In 1931, political reporter Ruby A. Black (1896-1957) [catalog record] told a radio audience that she had experienced less sexism from the politicians and government officials who were her sources
than from her male counterparts in the profession: “It is years, usually, before a woman is admitted to the fraternity . .
., years before other newspaper men give her tips and ask her for information in the way they trade with their male colleagues.”
23 Historians eager to explore the connections between women, journalism, and politics should turn not only to Black's papers
(35,000 items; 1916-61; bulk 1933-45), which cover her career as a part-time United Press correspondent, manager of her own
news bureau, and biographer of Eleanor Roosevelt, but to many of the division's other journalism collections as well.
Black's friend and colleague, newspaper columnist May Craig (1889?-1975) [catalog record], assembled a collection of papers (12,000 items; 1929-75) concerning her career as a reporter, radio broadcaster, and foreign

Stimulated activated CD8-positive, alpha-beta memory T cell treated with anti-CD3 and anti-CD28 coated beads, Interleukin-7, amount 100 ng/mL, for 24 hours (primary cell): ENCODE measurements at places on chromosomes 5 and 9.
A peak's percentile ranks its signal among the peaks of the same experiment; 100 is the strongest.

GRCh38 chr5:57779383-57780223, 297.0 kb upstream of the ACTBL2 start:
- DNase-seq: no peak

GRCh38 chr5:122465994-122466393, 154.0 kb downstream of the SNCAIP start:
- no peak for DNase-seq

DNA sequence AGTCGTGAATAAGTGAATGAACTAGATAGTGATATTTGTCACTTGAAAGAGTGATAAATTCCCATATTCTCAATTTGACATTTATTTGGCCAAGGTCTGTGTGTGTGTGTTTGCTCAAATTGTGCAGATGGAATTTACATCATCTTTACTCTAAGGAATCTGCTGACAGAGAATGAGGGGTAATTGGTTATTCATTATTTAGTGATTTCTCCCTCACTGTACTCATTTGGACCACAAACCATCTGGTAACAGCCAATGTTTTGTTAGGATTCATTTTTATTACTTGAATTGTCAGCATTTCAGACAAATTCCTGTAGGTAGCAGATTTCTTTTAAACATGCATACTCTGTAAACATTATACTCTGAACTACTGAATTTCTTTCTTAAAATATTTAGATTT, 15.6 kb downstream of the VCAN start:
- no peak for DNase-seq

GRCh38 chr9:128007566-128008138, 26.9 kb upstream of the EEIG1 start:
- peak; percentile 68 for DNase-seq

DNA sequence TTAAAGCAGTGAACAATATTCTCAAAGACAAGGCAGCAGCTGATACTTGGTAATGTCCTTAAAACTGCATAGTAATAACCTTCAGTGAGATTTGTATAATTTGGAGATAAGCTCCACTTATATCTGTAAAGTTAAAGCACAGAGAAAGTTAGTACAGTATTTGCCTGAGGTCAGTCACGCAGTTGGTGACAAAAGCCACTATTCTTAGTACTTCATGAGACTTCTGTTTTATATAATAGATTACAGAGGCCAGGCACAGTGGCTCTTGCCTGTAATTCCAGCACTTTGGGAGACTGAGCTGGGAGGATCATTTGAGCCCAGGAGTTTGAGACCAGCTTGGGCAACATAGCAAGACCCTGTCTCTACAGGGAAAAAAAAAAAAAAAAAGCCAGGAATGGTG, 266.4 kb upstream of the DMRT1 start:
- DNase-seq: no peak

war correspondent. As an active member of the Women's National Press Club, Craig shared Black's interest in women's rights
and also championed children's education and other reforms.
Like Black and Craig, Bess Furman (1894-1969) [catalog record] also covered the Roosevelt White House and became good friends with the first lady. During her more than forty years with
Associated Press and New York Times, Furman wrote about presidential wives, equal rights for women, and women in politics. Her collection (47,000 items; 1728-1967;
bulk 1900-1966) includes correspondence with Grace Abbott, Helen Gahagan Douglas, Oveta Culp Hobby, Ruth Bryan Owen Rohde,
Frances Perkins, and several first ladies.